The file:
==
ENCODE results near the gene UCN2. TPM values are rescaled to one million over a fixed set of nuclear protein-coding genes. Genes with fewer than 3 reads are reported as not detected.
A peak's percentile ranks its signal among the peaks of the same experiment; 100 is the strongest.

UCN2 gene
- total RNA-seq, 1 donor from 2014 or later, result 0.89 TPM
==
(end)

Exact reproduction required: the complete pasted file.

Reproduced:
ENCODE results near the gene UCN2. TPM values are rescaled to one million over a fixed set of nuclear protein-coding genes. Genes with fewer than 3 reads are reported as not detected.
A peak's percentile ranks its signal among the peaks of the same experiment; 100 is the strongest.

UCN2 gene
- total RNA-seq, 1 donor from 2014 or later, result 0.89 TPM